On the other hand, the ultra wide camera is considerably less compelling for shooting indoors or in dimly lit environments, which should go without saying, given its relatively slow f/2.4 aperture and outright lack of optical image stabilization.
The standard wide angle camera, however, is a jack-of-all trades camera and features OIS and a fast f/1.8 aperture that makes it much more ideal for low-light shots. Even better is the fact that this year’s model features a new wide angle sensor with 100% Focus Pixels, which again helps with low light and faster focus.
Still no telephoto lens
The iPhone 11 enjoys a dual camera setup, but if you’re coming from an iPhone X, XS, or any iPhone with a telephoto lens, then the lack of such a lens might stand out. Although the ultra wide lens is arguably more useful, having a telephoto option built in makes a device like the iPhone 11 Pro feel more feature complete.
The iPhone 11 Pro includes a telephoto lens in addition to the wide and ultra wide lenses.
The telephoto lens is better for portrait photography, bokeh, and lends users the ability to zoom in without loss of quality. It’s one of the key differentiating factors between the baseline iPhone 11 and the higher-end iPhone 11 Pro.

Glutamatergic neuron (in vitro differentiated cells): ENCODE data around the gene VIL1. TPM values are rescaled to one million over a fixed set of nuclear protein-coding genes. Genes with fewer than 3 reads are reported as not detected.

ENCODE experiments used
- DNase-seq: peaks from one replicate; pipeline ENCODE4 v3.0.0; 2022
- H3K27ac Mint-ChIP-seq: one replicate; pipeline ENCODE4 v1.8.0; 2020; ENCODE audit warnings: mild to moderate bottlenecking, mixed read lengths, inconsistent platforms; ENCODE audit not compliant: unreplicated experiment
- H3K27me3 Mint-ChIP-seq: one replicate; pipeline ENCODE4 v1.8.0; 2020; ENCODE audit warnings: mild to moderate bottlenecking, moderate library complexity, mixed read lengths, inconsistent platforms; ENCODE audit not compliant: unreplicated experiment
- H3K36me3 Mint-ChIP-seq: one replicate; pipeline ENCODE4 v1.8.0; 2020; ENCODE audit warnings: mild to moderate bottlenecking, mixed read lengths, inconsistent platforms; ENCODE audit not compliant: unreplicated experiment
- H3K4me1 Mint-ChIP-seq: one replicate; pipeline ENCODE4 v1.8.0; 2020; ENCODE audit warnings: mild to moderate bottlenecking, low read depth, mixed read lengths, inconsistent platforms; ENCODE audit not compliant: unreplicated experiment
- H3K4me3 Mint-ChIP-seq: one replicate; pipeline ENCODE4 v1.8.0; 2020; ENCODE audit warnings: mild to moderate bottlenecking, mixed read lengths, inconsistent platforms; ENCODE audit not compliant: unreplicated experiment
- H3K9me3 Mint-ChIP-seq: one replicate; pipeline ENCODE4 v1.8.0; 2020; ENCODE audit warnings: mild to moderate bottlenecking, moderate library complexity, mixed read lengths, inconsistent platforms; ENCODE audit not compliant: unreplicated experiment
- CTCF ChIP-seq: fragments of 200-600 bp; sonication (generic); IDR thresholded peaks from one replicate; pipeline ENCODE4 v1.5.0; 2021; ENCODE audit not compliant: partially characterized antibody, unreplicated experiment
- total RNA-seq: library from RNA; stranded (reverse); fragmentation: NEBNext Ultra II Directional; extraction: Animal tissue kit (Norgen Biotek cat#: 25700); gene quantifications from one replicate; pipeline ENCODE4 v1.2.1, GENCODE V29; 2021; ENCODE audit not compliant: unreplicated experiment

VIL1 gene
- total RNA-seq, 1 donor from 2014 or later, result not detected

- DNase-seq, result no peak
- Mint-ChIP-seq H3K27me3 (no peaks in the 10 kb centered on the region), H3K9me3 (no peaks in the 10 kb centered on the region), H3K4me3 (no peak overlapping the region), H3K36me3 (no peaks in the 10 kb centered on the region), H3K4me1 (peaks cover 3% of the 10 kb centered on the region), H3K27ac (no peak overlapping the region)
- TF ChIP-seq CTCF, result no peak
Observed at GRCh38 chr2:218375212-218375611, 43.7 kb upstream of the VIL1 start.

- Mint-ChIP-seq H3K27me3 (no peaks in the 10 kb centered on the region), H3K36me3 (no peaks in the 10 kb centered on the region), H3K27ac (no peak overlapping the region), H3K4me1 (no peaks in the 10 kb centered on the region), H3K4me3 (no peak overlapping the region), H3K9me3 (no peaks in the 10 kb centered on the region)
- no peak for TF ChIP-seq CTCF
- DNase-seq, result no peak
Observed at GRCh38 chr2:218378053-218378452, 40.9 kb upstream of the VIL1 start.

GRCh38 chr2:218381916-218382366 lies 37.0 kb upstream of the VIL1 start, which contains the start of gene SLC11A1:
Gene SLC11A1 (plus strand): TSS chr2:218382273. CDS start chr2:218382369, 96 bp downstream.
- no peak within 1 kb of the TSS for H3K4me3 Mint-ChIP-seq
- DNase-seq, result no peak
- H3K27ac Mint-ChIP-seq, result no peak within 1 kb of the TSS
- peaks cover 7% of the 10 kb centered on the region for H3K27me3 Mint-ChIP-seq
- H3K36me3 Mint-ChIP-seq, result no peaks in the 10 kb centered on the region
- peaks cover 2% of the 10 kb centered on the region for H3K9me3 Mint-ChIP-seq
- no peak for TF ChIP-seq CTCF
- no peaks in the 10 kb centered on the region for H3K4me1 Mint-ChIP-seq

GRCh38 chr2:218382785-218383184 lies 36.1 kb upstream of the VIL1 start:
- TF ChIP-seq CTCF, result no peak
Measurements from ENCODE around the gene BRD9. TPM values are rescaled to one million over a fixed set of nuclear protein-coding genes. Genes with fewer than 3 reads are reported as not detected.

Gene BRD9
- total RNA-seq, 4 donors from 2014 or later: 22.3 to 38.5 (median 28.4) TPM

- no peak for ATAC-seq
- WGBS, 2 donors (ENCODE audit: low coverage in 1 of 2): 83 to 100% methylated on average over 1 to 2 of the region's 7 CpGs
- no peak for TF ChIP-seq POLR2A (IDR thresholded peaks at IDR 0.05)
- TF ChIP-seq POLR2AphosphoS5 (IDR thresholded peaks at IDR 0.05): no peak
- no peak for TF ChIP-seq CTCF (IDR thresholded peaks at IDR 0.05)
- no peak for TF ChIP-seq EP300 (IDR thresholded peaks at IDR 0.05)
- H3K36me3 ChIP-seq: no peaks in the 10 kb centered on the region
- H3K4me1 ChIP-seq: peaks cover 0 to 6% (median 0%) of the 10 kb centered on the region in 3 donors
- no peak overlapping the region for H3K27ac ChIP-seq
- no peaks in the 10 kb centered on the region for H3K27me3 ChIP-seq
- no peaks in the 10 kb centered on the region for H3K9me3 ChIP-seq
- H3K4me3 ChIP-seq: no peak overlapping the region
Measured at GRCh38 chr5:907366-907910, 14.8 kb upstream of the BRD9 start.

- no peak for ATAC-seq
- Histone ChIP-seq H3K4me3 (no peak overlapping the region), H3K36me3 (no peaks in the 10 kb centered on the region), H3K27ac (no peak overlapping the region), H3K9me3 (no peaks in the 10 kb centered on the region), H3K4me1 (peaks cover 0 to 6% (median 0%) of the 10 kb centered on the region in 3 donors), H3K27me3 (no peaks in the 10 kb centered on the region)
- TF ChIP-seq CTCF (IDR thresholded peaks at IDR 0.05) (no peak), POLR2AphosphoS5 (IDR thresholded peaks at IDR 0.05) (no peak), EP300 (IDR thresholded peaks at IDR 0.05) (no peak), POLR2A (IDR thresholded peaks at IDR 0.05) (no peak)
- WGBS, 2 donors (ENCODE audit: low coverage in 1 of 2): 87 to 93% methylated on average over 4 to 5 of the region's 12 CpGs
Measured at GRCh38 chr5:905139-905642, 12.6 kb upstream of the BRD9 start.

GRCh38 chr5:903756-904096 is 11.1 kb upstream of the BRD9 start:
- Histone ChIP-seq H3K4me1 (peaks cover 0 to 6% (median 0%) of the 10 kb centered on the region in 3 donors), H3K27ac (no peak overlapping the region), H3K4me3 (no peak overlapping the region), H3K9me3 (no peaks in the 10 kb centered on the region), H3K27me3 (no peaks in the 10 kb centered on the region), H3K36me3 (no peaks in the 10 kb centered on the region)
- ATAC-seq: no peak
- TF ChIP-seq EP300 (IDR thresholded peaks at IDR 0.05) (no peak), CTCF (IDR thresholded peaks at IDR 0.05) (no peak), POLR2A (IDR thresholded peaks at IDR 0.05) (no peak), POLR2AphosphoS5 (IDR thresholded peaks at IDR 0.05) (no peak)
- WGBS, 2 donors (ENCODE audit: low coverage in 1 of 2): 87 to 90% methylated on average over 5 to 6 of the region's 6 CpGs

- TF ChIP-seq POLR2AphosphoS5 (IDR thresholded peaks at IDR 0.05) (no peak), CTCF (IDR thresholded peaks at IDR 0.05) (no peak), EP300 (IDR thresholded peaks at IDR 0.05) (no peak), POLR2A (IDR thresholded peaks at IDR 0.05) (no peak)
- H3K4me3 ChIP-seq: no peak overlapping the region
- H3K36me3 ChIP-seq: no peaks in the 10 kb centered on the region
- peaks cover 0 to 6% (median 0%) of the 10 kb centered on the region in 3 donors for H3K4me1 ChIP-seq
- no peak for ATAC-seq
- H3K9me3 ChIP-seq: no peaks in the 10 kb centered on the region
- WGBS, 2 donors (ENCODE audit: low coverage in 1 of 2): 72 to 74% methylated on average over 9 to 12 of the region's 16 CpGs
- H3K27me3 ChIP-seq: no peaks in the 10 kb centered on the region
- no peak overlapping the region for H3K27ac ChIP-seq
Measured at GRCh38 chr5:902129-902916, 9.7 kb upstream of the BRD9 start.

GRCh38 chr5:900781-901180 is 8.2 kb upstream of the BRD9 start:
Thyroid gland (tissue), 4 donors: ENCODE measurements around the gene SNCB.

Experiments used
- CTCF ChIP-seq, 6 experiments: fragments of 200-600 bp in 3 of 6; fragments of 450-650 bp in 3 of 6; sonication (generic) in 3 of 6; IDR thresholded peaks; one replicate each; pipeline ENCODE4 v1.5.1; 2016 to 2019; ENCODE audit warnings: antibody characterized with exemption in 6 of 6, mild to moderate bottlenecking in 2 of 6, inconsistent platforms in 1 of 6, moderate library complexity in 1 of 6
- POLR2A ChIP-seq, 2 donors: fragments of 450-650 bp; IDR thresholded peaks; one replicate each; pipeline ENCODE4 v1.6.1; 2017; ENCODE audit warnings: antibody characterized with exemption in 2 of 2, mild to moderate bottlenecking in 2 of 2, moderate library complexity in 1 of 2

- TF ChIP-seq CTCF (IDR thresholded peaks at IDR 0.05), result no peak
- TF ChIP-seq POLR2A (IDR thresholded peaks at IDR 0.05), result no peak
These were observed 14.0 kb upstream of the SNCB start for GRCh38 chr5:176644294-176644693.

If low-light photography seems like a running theme, that’s because it is. One of the flagship iPhone 11 features is its inclusion of Night Mode, a direct response to Google’s Night Sight feature for shooting low-light photography on the competing Google Pixel series of smartphones.
Night Mode is more than just a long exposure, although the UI makes it seems as if it were just that easy. In actuality, Night Mode combines the aforementioned long exposure with bits of machine learning.
By using a long exposure combined with machine-learning enhancements, Night Mode allows users to capture low-light photos with less noise and more detail than on previous iPhones. It does so by taking multiple shots and combining those shots into a single photo.
Night Mode automatically omits parts of the photo that have too much blur, while it hangs on to sharper areas. This, coupled with auto-adjusting for contrast, color, and noise reduction, happens almost instantly, and results in a much better-looking low-light photo that wouldn’t be possible with just the camera on its own.
My biggest takeaway from Night Mode is that it’s impressive, but it isn’t magic and it doesn’t allow your iPhone to see in the dark. In other words, you still need some source of light for Night Mode to work properly, and you’ll still need to hold your iPhone as still as possible so that it can capture photos using a longer exposure than you’d normally associate with smartphone photography.
In the end, Night Mode can produce some really fantastic shots both indoors and outdoors, but it can also result in shots that are virtually unusable due lack of light, movement, or other factors.
iOS 13 Camera software and machine learning